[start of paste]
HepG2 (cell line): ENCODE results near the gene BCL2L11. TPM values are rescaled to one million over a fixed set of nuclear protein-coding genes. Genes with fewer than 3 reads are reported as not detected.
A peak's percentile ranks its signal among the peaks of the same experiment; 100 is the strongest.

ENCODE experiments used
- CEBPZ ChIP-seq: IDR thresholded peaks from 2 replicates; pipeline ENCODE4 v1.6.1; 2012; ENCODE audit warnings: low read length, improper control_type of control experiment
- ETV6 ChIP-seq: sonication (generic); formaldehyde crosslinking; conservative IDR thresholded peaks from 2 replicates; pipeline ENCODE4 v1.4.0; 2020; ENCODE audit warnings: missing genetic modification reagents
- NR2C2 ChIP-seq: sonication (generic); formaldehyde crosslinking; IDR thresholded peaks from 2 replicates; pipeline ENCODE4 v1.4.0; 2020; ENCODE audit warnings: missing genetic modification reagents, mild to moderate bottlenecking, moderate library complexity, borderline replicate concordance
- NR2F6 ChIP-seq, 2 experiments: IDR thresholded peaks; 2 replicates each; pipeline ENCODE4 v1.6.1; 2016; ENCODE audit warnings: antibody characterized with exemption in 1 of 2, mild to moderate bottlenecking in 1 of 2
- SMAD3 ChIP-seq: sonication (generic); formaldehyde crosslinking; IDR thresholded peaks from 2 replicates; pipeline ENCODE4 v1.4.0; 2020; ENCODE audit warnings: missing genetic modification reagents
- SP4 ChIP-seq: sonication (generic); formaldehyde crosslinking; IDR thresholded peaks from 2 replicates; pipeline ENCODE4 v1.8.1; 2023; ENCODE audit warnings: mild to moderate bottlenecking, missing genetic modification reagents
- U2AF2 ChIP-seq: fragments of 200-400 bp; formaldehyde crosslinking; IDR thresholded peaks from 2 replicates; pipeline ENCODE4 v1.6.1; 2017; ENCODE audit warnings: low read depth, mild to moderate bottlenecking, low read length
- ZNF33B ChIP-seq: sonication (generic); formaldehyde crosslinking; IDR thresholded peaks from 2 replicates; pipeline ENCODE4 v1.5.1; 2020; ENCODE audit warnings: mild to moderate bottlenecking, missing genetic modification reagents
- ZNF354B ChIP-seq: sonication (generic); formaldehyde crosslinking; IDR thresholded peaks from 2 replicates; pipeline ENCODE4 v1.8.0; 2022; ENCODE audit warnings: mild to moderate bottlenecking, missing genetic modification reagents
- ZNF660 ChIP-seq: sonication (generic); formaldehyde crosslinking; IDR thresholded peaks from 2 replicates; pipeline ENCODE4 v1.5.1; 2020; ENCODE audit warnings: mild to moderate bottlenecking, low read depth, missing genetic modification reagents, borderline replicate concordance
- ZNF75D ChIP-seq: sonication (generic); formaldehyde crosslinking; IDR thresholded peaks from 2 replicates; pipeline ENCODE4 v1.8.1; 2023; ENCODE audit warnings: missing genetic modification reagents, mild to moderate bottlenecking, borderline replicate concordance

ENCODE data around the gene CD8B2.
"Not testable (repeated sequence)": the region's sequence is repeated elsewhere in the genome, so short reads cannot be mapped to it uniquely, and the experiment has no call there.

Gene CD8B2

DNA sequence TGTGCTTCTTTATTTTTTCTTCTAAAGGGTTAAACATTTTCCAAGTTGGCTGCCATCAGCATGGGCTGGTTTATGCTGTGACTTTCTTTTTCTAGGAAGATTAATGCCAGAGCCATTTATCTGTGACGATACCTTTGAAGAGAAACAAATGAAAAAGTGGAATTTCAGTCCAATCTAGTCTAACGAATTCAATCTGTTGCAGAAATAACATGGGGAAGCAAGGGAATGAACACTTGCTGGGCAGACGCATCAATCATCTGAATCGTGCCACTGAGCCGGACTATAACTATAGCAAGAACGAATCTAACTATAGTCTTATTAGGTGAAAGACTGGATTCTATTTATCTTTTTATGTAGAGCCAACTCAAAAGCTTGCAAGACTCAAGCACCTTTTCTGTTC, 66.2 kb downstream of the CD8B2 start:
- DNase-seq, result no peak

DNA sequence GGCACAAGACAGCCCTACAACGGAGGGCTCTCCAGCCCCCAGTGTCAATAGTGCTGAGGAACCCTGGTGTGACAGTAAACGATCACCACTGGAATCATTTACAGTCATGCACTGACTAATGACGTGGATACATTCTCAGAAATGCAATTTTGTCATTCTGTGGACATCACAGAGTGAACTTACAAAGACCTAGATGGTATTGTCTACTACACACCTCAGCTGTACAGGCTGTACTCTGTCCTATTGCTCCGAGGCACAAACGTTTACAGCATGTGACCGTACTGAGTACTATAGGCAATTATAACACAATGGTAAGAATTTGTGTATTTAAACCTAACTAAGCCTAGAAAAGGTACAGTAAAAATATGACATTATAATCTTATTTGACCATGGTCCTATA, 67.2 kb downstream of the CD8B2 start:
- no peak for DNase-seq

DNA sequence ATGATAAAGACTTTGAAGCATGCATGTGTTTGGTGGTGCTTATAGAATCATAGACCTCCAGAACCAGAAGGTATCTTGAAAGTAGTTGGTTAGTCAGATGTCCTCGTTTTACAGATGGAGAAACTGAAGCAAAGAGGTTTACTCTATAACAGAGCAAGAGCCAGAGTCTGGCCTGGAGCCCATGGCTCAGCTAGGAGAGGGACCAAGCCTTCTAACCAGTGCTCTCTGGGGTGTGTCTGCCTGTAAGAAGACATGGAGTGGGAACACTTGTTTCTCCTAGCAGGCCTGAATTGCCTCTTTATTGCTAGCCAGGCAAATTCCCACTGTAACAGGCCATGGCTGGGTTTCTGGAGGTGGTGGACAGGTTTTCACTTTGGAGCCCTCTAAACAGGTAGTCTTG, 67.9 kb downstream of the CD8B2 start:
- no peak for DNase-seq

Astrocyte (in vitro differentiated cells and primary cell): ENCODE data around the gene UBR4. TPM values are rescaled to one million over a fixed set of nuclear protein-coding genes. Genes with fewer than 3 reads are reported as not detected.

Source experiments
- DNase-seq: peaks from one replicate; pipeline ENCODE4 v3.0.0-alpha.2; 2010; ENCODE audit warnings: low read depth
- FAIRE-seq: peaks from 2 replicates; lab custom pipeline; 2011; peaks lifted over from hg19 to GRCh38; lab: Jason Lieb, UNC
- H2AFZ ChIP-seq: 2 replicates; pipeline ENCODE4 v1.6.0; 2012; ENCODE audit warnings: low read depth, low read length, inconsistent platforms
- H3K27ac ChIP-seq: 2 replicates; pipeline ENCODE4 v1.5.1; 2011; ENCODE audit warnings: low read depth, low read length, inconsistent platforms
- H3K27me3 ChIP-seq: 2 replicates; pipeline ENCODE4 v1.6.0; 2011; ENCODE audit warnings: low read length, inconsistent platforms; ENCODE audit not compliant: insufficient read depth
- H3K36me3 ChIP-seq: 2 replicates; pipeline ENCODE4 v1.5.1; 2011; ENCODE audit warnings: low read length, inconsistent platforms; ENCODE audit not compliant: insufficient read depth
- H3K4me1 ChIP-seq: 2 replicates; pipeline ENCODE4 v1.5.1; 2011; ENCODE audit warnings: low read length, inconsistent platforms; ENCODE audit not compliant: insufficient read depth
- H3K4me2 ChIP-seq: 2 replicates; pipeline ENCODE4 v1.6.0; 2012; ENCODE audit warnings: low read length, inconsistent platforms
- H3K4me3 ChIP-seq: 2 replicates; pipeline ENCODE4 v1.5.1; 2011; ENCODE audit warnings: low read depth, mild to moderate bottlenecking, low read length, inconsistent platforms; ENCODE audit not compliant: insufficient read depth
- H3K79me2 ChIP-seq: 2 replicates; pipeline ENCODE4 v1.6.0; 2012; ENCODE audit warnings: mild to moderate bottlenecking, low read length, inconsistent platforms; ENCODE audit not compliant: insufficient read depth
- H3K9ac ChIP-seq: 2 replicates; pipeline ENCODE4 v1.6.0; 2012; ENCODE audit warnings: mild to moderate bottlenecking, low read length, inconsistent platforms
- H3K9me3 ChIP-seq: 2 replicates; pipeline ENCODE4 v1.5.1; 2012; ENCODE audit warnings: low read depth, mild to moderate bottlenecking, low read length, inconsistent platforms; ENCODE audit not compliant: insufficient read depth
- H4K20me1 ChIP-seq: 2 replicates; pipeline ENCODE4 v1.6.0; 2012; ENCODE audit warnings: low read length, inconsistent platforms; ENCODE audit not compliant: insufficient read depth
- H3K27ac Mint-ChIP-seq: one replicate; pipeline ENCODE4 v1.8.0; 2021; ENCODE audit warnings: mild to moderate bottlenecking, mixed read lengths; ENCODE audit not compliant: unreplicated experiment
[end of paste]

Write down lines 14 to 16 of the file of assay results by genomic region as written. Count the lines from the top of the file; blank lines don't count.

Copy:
- ZNF75D ChIP-seq: sonication (generic); formaldehyde crosslinking; IDR thresholded peaks from 2 replicates; pipeline ENCODE4 v1.8.1; 2023; ENCODE audit warnings: missing genetic modification reagents, mild to moderate bottlenecking, borderline replicate concordance

ENCODE data around the gene CD8B2.
"Not testable (repeated sequence)": the region's sequence is repeated elsewhere in the genome, so short reads cannot be mapped to it uniquely, and the experiment has no call there.